Cæs. You praise yourself
By laying defects of judgment to me; but
You patch'd up your excuses.

Ant. Not so, not so;
I know you could not 'lack, I am certain on't,
Very necessity of this thought, that I,
.Your partner, in the cause 'gainst which he fought,
Could not with grateful eyes attend those wars
Which 'fronted & mine own peace. As for my wife,
I would you had her spirit in such another:
The third oʻthe world is yours; which with a snaffle
You may pace easy, but not such a wife.

Eno. "Would we had all such wives, that the men might go to wars with the women!

Ant. So much incurable, her garboils, || Cæsar,
Made out of her impatience (which not wanted
Shrewdness of policy too), I grieving grant,
Did you too much disquiet: for that, you must
But say, I could not help it.

Cæs. I wrote to you,
When rioting in Alexandria ; you
Did pocket up my letters, and with taunts
Did gibe my missive Tout of audience.

Ant. Sir,
He fell upon me, ere admitted; then
Three kings I had newly feasted, and did want
Of what I was i’ the morning; but, next day,
* Use evil arts.

+ Subject.

Informants, Opposed.

Commotions,

Messenger.

I told him of myself; which was as much
As to have ask'd him pardon ; Let this fellow
Be nothing of our strife; if we contend,
Out of our question * wipe him.

Cæs. You have broken
The articles of your oath ; which you shall never
Have tongue to charge me with.

Lep. Soft, Cæsar.
Ant. No, Lepidus, let him speak;
The honour's sacred which he talks on now,
Supposing that I lack'd it: But on, Cæsar;
The article of my oath,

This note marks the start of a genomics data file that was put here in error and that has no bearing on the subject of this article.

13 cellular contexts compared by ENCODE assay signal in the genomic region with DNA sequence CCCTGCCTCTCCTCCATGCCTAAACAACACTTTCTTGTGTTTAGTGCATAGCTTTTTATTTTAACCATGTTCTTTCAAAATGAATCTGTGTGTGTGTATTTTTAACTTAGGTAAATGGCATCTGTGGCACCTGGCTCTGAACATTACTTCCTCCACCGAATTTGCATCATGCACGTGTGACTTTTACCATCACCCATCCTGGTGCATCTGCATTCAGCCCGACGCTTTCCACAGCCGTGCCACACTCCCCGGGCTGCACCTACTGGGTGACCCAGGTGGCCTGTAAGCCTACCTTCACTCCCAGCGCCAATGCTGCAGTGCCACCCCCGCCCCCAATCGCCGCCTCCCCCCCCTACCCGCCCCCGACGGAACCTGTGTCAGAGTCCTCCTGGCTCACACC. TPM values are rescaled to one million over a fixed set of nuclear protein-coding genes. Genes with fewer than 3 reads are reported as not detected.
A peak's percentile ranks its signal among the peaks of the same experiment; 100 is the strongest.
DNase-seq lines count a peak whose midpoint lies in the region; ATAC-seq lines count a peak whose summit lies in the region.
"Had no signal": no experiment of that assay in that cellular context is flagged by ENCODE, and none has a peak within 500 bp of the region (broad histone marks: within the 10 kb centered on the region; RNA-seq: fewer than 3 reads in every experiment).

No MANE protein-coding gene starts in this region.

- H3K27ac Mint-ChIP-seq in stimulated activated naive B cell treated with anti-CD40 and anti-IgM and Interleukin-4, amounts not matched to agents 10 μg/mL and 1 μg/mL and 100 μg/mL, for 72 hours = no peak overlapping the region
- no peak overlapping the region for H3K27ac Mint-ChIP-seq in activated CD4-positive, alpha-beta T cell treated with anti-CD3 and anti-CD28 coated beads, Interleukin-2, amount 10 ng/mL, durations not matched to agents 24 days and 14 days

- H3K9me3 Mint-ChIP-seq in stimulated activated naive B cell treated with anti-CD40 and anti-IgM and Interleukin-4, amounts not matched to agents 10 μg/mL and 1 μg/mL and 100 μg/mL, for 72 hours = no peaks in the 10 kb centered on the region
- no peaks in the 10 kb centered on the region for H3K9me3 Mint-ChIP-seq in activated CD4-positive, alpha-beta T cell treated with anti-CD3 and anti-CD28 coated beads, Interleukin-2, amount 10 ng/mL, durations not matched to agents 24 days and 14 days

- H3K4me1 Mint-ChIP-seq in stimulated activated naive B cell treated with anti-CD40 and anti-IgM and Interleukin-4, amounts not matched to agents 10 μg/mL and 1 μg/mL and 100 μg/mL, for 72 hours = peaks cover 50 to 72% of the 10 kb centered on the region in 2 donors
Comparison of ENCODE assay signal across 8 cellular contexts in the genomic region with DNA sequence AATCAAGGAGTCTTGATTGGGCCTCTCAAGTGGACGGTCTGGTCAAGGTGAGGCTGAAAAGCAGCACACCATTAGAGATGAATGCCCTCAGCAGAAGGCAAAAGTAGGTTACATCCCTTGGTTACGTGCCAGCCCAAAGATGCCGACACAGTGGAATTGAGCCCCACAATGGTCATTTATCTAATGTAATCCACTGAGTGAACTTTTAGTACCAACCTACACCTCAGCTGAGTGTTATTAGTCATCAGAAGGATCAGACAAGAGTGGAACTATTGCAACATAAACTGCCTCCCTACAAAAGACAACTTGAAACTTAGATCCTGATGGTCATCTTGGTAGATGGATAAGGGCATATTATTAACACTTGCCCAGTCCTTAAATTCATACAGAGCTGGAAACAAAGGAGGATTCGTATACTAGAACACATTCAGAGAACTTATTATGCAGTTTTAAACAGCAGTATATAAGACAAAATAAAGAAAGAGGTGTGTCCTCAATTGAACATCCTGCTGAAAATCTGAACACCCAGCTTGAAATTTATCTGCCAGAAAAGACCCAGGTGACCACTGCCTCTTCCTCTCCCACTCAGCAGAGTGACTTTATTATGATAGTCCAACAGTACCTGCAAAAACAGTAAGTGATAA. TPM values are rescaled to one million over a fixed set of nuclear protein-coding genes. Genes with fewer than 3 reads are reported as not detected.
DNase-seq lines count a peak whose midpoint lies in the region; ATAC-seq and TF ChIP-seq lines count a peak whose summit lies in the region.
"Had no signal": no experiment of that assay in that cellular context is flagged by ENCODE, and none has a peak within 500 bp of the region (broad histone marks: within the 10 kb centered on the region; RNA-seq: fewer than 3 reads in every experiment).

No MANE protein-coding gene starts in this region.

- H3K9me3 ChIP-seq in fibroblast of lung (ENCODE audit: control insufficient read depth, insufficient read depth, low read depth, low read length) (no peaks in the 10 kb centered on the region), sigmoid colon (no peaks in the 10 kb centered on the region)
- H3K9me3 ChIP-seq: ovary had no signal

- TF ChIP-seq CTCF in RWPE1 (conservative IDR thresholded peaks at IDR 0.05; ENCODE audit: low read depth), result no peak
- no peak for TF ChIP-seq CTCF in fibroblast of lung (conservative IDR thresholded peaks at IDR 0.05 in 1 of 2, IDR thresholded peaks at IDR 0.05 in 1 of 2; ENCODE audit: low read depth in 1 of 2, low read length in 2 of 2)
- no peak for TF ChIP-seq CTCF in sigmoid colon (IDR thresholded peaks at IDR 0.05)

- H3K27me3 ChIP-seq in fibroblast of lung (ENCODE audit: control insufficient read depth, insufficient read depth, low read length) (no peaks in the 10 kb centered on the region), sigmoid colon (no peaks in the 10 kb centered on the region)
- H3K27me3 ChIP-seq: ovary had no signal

Cæs. To lend me arms, and aid, when I required them;
The which you both denied.

Ant. Neglected, rather ;
And then, when poison'd hours had bound me up
From mine own knowledge. As nearly as I may,
I'll play the penitent to you: but mine honesty
Shall not make poor my greatness, nor my power
Work without it: Truth is, that Fulvia,
To have me out of Egypt, made wars here;
For which myself, the ignorant motive, do
So far ask pardon, as befits mine honour
To stoop

in such a case.
Lep. 'Tis nobly spoken.
Mec. If it might please you, to enforce no further
The griefs t between ye: to forget them quite,
Were to remember that the present need
Speaks to atone you.
Lep. Worthily spoke, Mecænas.
Eno. Or, if you borrow

one another's

love for the instant, you may, when you hear no more words of Pompey, return it again : you shall have time to wrangle in, when you have nothing else to do.

Ant. Thou art a soldier only; speak no more.
Eno. That truth should be silent, I had almost forgot.
Ant. You wrong this presence, therefore speak no more.
Eno. Go to then; your considerate stone. $
Cæs. I do not much dislike the matter, but
The manner of his speech : for it cannot be.
We shall remain in friendship, our conditions ||
So differing in their acts. Yet, if I knew
What hoop should hold us staunch, from edge to edge
Oʻthe world I would pursue it.
Agr. Give me leave, Cæsar, -
Cæs. Speak, Agrippa.

Agr. Thou hast a sister by the mother's side,
Admired Octavia : great Mark Antony
Is now a widower.

Cæs. Say not so, Agrippa ;
* Conversation.
+ Grievances.

# Reconcile. $ 1. e. I will be silent as a stone, but I shall consider (observe) you all. Dispositions.